The UK Supreme Court has ruled that Cadbury may not appeal a refusal to register the colour purple as a UK trade mark.
Well-known confectioner, Cadbury, first applied to register Pantone 2685C for various chocolate products back in 2004. The application was accepted by the UK Intellectual Property Office and the High Court despite opposition from Cadbury’s competitor, Nestlé. Nestlé appealed to the Court of Appeal. It gave its judgment in October last year, overturning the previous decisions and refusing to allow Cadbury’s application to be registered. In a landmark ruling, the Court of Appeal said that the colour mark did not meet the essential requirements for registration in that it was neither a “sign” nor “capable of being represented graphically”.
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Cadbury’s application had shown the mark as a rectangular block of colour, and described it as
the colour purple (Pantone 2685C), as shown on the form of application, applied to the whole visible surface, or being the predominant colour applied to the whole visible surface, of the packaging of the goods”.
The Court of Appeal said that the use of the word “predominant” in the verbal description of the mark opened the door to a multitude of different visual forms of the mark, not merely a single colour, because of the implied reference to other colours and visual material. There was wrapped up in the verbal description of Cadbury’s mark an unknown number of marks, not just one mark. Furthermore, the mark did not satisfy the requirement of graphic representation because it lacked the required “clarity, precision, self-containment, durability and objectivity” to qualify for registration. This meant that no-one would know the full scope of the registration and this would not comply with the principles of certainty and fairness by giving a competitive advantage to Cadbury. Read our full briefing on the Court of Appeal’s ruling here.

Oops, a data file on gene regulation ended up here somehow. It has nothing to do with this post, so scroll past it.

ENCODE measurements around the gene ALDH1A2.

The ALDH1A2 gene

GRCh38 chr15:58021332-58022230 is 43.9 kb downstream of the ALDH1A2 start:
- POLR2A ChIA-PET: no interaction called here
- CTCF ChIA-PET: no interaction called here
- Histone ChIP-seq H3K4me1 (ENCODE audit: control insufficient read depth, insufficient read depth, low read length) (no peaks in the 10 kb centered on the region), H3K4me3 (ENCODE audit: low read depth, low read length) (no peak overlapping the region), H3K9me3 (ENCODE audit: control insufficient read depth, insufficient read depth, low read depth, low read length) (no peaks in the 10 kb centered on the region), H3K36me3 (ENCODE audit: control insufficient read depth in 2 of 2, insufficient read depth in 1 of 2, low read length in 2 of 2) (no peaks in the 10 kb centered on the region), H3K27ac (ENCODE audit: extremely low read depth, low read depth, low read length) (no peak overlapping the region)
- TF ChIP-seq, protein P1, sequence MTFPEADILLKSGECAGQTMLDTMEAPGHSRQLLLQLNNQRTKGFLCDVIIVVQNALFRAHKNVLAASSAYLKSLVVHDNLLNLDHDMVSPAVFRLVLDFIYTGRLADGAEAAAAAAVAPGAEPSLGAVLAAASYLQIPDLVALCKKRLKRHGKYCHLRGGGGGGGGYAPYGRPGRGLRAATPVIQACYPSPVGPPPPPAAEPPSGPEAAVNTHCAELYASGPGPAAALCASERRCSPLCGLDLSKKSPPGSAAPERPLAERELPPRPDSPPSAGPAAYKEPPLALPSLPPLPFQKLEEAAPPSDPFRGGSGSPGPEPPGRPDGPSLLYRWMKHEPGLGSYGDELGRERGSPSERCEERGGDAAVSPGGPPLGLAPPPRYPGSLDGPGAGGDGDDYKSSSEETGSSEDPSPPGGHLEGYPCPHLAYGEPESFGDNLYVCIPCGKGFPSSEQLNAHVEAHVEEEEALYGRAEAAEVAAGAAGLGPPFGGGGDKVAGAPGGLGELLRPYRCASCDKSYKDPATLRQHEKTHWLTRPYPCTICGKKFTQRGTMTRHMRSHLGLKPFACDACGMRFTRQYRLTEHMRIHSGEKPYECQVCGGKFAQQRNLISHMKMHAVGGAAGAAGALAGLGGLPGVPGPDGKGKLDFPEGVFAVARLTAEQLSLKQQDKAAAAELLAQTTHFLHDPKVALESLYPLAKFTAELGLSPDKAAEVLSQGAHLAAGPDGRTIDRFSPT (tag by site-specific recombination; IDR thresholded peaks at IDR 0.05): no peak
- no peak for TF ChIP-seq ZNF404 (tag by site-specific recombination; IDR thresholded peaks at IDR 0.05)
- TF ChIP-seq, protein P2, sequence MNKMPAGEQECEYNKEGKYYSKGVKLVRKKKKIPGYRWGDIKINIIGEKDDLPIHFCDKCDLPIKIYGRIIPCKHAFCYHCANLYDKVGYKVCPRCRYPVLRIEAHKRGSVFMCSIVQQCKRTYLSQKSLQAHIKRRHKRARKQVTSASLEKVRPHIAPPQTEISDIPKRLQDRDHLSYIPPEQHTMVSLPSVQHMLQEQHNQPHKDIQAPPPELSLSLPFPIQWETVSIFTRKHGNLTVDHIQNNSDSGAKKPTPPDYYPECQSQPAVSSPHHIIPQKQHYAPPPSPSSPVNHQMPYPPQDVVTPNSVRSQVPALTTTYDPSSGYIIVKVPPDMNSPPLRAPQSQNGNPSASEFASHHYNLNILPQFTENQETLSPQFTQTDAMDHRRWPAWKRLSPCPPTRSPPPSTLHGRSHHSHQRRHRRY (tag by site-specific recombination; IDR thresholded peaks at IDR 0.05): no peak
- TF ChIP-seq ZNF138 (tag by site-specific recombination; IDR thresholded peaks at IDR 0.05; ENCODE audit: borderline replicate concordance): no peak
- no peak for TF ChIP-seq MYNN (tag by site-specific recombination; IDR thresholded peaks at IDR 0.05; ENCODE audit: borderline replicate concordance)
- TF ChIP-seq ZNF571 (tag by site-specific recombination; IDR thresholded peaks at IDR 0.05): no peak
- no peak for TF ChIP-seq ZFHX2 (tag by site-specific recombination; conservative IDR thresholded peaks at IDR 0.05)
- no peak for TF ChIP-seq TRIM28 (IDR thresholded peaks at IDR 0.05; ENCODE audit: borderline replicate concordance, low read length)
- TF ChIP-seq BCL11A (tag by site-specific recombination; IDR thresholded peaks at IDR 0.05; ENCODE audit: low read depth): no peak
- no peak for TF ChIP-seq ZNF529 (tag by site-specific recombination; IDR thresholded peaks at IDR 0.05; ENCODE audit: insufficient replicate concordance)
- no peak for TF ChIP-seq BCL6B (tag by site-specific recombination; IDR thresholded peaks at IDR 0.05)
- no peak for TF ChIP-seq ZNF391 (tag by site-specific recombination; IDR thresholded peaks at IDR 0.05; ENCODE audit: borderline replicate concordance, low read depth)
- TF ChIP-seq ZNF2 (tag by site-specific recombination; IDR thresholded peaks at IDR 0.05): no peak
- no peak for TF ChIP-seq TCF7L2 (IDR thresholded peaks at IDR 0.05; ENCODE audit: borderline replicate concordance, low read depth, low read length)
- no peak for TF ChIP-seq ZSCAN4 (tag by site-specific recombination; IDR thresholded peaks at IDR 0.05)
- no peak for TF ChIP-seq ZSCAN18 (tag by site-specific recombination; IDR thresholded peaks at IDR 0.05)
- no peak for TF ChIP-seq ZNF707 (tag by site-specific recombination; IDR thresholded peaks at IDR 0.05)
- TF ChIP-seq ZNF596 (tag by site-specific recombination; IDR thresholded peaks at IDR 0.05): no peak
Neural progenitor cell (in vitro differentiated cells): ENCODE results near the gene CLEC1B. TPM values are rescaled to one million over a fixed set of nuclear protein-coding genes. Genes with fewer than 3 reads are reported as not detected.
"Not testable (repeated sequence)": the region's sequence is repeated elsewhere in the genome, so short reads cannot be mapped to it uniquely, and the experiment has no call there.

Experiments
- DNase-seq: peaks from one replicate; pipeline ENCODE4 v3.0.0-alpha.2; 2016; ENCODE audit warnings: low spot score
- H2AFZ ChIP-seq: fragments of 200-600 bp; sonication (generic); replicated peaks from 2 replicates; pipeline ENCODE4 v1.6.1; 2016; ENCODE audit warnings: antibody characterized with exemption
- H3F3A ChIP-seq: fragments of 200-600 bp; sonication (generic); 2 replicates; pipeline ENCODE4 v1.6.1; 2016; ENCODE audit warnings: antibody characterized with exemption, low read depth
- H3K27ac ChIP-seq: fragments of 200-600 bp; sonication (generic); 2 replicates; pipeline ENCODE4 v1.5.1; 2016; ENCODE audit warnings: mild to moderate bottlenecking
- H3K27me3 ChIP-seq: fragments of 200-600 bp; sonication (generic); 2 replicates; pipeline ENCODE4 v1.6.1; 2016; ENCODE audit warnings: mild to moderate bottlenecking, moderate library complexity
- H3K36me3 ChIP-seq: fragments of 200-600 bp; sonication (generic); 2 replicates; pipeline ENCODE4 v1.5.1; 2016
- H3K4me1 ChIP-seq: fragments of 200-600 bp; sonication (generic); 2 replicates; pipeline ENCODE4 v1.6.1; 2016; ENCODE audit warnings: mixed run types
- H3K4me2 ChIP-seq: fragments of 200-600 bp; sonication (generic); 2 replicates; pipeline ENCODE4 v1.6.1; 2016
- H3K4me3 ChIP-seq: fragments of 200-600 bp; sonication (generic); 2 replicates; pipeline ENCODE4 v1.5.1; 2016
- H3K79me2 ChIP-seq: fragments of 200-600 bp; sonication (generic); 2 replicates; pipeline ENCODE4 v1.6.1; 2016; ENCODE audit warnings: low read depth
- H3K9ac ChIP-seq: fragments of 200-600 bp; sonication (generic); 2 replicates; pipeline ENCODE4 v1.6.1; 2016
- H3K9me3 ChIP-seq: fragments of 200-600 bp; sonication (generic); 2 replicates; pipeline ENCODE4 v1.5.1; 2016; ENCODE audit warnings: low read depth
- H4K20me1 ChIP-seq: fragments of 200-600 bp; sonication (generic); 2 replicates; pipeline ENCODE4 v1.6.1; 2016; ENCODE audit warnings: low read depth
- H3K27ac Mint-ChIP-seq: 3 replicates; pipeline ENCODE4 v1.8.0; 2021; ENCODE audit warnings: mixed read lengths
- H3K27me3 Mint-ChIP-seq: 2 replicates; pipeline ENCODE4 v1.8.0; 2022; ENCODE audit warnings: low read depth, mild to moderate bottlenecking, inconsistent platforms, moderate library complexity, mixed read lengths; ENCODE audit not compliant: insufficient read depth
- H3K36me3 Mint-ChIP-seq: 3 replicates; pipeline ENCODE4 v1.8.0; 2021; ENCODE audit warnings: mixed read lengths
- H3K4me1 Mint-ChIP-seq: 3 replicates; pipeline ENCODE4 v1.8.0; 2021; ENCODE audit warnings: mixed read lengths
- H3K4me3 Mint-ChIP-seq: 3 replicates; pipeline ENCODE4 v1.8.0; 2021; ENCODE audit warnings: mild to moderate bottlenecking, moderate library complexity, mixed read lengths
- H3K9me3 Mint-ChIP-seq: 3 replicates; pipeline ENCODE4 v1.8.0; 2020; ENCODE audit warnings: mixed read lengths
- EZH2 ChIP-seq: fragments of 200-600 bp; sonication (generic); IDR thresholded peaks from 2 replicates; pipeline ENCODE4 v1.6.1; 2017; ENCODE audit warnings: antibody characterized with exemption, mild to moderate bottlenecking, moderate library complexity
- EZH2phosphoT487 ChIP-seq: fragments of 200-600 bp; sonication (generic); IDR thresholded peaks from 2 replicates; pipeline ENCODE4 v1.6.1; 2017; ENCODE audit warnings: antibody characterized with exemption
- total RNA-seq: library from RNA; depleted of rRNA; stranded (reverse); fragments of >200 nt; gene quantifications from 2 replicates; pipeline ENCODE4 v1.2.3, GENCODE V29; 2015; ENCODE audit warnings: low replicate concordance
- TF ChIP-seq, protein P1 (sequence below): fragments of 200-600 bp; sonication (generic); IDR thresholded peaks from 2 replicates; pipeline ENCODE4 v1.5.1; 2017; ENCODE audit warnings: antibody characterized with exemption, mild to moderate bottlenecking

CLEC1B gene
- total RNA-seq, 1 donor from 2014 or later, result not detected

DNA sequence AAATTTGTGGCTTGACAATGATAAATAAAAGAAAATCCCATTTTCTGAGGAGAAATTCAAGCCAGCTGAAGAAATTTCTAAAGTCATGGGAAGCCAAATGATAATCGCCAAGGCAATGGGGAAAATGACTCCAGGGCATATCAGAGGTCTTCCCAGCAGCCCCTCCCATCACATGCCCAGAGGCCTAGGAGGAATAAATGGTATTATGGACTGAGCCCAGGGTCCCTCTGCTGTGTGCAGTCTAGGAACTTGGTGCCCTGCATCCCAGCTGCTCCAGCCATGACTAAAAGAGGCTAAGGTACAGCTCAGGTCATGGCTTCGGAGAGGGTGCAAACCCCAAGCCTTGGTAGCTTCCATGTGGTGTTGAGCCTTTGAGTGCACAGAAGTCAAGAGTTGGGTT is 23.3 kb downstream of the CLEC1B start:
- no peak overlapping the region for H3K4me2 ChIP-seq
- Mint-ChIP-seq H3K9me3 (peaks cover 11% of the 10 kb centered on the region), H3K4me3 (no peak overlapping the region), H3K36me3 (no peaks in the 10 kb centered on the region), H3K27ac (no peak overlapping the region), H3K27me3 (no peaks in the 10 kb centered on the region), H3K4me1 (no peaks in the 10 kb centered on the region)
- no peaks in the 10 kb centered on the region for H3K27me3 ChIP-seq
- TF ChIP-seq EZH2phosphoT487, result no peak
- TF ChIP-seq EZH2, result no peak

The Supreme Court has now refused Cadbury permission to appeal the Court of Appeal’s ruling. This means that Cadbury cannot, for now, register the colour purple as a trade mark in the terms of the description of the mark applied for.
What does this mean if you are looking to register a mark in the UK which is less conventional than the usual trade name or logo, such as a colour, sound, or smell? The Court of Appeal did not say that a colour mark per se could not be registered. It just did not like how Cadbury had described the mark in its application. That means that it is still possible to register unconventional marks as UK trade marks but that you must take care to describe your mark with sufficient precision in your application. Indeed, Cadbury can apply again to register the colour purple but this time word its application differently (in fact, a number of new applications were filed in 2013). Getting the application right can be the difference between successfully registering the mark and the mark being refused, resulting in wasted costs and delays in launching or expanding your brand.
Another implication of the Court of Appeal ruling is that if you already own an existing colour registration that describes the colour as ‘predominant’, it could be vulnerable to revocation if challenged.